MOMBASA, Kenya (Reuters) - Four Somali pirates were sentenced to seven years each in prison on Wednesday by a Kenyan court that found them guilty of hijacking a fishing dhow in the Indian Ocean in 2010.
Prosecutors told the court in Mombasa the four were armed with rocket-propelled grenades, an AK-47 rifle, a pistol and other weapons when they took control of the dhow by firing at the crew.
Although the number of attacks has fallen markedly since 2011 thanks to tougher security aboard ships and increased Western naval patrols, piracy emanating from the Horn of Africa nation may still cost the world economy about $18 billion a year, the World Bank said in April.
The men, Abdirahman Isse Mohamed, Mohamed Osman Farah, Feisal Abdi Muse and Noor Ali Mohamed, were arrested by Spanish naval forces and handed over to Kenyan authorities, as Somalia was not considered able to try them properly.
They all denied the charges of piracy.
The men’s lawyer, Jared Magolo, branded the sentence unfair as they had been detained for three years before the trial at a maximum security Kenyan prison and said he would seek his clients’ consent to appeal.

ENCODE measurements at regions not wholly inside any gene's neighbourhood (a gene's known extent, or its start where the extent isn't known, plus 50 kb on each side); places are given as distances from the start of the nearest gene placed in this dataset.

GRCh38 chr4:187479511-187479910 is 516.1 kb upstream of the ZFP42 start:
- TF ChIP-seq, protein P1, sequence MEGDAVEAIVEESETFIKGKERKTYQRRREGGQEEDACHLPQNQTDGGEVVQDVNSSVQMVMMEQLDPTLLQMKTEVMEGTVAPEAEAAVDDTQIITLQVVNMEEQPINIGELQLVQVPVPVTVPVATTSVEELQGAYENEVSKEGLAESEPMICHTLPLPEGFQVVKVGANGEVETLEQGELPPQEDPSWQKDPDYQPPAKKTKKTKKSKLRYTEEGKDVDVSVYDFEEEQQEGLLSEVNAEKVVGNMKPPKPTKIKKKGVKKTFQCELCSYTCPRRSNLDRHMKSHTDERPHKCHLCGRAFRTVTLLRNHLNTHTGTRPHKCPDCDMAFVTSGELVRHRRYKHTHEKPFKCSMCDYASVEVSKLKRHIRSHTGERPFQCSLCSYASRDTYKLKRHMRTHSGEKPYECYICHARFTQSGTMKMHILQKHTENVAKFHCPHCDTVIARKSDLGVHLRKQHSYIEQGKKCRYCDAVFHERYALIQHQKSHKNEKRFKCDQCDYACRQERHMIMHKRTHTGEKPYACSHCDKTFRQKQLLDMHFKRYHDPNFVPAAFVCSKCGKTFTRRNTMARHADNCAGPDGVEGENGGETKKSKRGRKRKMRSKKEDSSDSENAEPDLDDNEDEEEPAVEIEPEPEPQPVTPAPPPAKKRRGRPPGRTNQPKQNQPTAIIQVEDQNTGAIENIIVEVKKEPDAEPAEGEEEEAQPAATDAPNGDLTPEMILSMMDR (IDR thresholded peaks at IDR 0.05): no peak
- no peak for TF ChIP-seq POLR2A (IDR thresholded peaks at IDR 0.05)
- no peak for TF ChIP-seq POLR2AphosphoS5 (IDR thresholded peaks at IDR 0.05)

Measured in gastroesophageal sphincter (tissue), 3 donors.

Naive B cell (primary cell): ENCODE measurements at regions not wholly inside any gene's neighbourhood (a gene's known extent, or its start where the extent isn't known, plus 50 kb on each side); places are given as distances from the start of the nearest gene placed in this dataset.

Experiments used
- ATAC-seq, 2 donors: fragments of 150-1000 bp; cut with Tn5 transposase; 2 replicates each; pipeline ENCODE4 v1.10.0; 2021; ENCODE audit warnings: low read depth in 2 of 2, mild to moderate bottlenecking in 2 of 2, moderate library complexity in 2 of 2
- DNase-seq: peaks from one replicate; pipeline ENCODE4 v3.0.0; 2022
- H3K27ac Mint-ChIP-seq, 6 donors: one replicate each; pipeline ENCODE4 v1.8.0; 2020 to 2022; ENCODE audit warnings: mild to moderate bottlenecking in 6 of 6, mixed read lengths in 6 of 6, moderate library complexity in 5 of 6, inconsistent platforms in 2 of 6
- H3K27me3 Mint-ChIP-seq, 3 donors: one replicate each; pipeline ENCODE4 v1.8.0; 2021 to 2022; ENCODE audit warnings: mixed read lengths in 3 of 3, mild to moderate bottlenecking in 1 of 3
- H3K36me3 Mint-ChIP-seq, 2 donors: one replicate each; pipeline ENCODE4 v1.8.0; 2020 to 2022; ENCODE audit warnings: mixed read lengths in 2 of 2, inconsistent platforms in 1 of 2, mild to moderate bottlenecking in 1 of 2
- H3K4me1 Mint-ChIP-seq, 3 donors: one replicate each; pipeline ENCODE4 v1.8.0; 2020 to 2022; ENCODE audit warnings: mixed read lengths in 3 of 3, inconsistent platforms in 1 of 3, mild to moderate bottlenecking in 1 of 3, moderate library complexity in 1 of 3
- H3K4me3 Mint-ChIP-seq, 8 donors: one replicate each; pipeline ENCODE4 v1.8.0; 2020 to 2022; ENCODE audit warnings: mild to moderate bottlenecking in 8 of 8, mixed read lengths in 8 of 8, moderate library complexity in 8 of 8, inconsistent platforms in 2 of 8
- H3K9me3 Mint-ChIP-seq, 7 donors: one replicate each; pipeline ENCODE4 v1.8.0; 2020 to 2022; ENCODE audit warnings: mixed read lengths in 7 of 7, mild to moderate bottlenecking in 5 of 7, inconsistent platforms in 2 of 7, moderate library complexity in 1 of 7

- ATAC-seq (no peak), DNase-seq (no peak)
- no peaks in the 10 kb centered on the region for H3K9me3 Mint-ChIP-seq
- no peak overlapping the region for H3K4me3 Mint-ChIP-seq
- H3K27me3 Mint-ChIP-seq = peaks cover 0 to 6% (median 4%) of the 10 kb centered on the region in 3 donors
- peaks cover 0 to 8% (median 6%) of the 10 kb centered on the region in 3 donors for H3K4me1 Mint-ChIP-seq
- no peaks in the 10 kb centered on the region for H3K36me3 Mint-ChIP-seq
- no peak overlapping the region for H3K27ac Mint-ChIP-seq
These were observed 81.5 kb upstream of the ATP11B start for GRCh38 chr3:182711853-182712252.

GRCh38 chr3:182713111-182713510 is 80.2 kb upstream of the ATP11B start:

Kenya is one of a few countries that are prosecuting pirates, alongside Seychelles and Mauritius. But the cases are notoriously difficult to prosecute and take a long time to complete.
In July, nine Somalis were sentenced in Kenya to five years in prison each for attempting to hijack a German merchant vessel MV Courier in the Gulf of Aden in March 2009.
Another nine Somalis were handed a similar sentence in June, after also being found guilty of hijacking a ship in the Gulf of Aden in 2010.
In a sign that piracy is still a threat, the European Union Naval Force for Somalia, said last week that a fully loaded crude oil supertanker fought off and repulsed pirates off the Somali coast on October 11.
Reporting by Joseph Akwiri; Editing by George Obulutsa and Alison Williams